Saturday, 15 June 2024

Exciting animated 'Beowulf' vividly enhanced by 3-D imagery

BEOWULF (Rated PG-13)

A really boring Old English poem that no one, except musty professors, ever cared about is transformed into a reasonably entertaining and exciting action picture with the help of an animation feature that works best in the 3-D format.

We are talking about “Beowulf,” the circa seventh century epic poem, convoluted and arcane to the point of seeming unlikely source material for a stirring motion picture. The graphic brilliance of the animation procedure employed in “The Polar Express” is enhanced by the type of full-throttle action that infused “300” in order to arrive at a spectacularly immersive experience that transports the audience to the mythic age of heroes.

“Beowulf” employs a digital process that results in what is called “performance capture,” which appears to be a method that uses the human actors as a basis for their animated counterparts. In any event, this inventive cinematic technique permits stunning special effects that, in more graphic scenes, allow for very bloody violence and gruesome eviscerations and dismemberments.

For all its focus on the power of revenge, “Beowulf” is not so much a story of classic heroism and great feats as an excuse to tap into the modern fascination with the artificial video game mentality of extreme violence. This is definitely a movie for the “300” crowd, and not for the fanciers of English literature.

The story begins with an ancient Danish kingdom where King Hrothgar (Anthony Hopkins) and his beautiful young Queen Wealthow (Robin Wright Penn) celebrate the grand opening of a grand hall with great merriment.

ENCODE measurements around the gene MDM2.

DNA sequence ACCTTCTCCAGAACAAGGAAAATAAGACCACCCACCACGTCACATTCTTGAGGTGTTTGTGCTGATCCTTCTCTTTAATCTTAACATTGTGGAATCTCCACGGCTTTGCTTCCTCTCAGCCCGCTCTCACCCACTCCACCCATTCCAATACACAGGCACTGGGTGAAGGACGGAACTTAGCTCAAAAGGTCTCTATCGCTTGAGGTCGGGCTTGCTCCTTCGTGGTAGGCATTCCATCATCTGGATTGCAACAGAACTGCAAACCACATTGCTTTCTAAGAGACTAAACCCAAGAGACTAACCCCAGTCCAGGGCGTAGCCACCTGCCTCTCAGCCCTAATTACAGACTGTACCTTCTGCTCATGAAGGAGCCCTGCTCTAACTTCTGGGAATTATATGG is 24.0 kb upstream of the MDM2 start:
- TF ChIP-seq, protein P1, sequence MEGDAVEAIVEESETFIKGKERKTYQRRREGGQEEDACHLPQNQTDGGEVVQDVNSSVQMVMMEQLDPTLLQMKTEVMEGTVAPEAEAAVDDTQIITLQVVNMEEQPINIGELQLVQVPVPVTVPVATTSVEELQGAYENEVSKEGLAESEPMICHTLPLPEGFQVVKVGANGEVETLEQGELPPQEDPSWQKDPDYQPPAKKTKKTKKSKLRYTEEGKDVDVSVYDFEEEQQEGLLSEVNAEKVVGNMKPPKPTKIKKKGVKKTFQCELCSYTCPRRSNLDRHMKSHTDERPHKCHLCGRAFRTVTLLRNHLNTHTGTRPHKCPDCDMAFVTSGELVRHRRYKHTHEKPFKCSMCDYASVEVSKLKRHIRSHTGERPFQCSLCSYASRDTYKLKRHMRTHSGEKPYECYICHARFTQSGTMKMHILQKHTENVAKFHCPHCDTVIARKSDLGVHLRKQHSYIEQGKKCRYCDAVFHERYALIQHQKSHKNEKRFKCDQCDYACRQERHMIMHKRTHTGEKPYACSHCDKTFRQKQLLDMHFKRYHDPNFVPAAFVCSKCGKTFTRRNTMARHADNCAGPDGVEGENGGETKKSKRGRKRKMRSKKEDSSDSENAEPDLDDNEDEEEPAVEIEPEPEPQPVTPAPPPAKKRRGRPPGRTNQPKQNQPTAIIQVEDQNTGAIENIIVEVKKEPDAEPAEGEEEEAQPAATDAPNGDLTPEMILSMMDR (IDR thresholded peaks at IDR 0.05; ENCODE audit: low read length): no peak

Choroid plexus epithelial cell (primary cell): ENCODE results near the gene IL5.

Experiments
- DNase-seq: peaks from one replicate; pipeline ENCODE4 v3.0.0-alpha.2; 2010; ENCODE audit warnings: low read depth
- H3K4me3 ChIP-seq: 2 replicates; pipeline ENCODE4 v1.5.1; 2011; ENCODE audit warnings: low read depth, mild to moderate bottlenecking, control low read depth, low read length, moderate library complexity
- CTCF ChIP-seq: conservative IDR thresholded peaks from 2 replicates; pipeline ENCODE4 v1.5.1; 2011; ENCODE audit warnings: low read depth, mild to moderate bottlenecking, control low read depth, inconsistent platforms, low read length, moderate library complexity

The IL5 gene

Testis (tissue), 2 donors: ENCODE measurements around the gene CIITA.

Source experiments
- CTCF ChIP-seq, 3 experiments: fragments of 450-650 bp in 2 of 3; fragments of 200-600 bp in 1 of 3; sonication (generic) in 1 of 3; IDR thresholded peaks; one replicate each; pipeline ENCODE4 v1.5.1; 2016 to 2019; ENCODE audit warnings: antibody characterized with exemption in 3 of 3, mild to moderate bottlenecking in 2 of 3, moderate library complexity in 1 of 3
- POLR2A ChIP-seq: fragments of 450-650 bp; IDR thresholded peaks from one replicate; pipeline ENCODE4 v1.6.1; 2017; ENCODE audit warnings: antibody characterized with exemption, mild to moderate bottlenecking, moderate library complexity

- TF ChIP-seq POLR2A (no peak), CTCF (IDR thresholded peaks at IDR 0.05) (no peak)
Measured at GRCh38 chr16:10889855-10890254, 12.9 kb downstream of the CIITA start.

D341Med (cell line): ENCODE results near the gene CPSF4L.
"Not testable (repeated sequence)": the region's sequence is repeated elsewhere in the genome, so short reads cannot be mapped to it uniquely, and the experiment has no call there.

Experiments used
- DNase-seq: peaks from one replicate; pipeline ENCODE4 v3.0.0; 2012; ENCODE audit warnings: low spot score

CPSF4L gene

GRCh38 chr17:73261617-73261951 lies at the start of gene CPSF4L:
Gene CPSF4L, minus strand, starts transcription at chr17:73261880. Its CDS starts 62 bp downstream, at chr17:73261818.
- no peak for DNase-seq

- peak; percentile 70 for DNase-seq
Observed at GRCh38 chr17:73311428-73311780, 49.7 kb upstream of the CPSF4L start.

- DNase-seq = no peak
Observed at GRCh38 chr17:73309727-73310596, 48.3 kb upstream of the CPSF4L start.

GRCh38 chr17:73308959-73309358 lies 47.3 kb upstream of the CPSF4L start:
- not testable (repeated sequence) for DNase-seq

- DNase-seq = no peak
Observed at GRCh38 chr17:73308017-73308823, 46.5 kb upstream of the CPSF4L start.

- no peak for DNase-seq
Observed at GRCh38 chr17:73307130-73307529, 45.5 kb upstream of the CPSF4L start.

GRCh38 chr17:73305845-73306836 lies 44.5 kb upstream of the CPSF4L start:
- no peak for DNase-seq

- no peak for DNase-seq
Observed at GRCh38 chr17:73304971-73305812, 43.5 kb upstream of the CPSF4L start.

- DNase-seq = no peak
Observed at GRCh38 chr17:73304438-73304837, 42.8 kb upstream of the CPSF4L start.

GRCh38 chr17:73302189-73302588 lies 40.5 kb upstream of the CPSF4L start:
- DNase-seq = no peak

The party noise awakens and disturbs the grotesquely deformed creature Grendel (Crispin Glover), the loathsome spawn of an evil cave-dwelling mother (Angelina Jolie) who has extraordinary seductive powers that ensnare mere mortals. On a vicious rampage, Grendel storms the King’s party and proceeds to dismember and kill many of his soldiers and subjects, leaving behind a horrifically gruesome scene of brutal destruction.

Arriving most fortuitously after the devastation of the Danish kingdom is the legendary Beowulf (Ray Winstone), a physically imposing Viking brimming with daring confidence and ambition. Proud of his physique, Beowulf wears little clothing, and sometimes none at all when he feels up to a challenge. In the modern age, this is a guy who would have a platoon of publicity agents churning out positive reviews of his exploits.

Other heroes have previously failed to vanquish the evil Grendel, but Beowulf fears nothing. With the help of his trusty sidekick Wiglaf (Brendan Gleeson), Beowulf sets a trap to lure the beast back to the grand hall, after which ensues a pitched battle. Beowulf succeeds in ripping off the monster’s arm, and then Grendel slinks back to his cave and dies.

Naturally, Grendel’s mother desires revenge, but first there is a matter of celebration in the Danish kingdom, and Beowulf gains fame and fortune, earning the gratitude of King Hrothgar who decides to leave his throne and wife to the Viking warrior.

Not slinking away from a challenge, Beowulf ventures to the monster’s lair, confronting Grendel’s mother. She has the ability to shift shape easily from a gruesome creature to a seductive beauty that looks very much like Angelina Jolie. Indeed, Beowulf is smitten by her extraordinary loveliness and falls for the trap that has entangled lesser men.

In later years, an older Beowulf is now King, acquiring the spoils of the royal title, including Queen Wealthow. Taking advantage of his prerogatives, Beowulf also has an attractive young mistress, Ursula (Alison Lohman). The kingdom is peaceful and happy, but the tranquility is soon shattered by the arrival of a fire-breathing dragon bent on complete annihilation of the kingdom, and this time the confrontation is a vicious battle in which Beowulf makes the ultimate sacrifice.

An epic tale advanced through the magic of digitally enhanced live-action, “Beowulf” is an interesting film to watch, but for maximum viewing pleasure it would likely be most enjoyed in the IMAX 3-D format.

In fact, watching this film in 3-D may be the only way to go, as the regular two-dimensional viewing won’t bring the characters fully to life.

Tim Riley writes film and television reviews for Lake County News.


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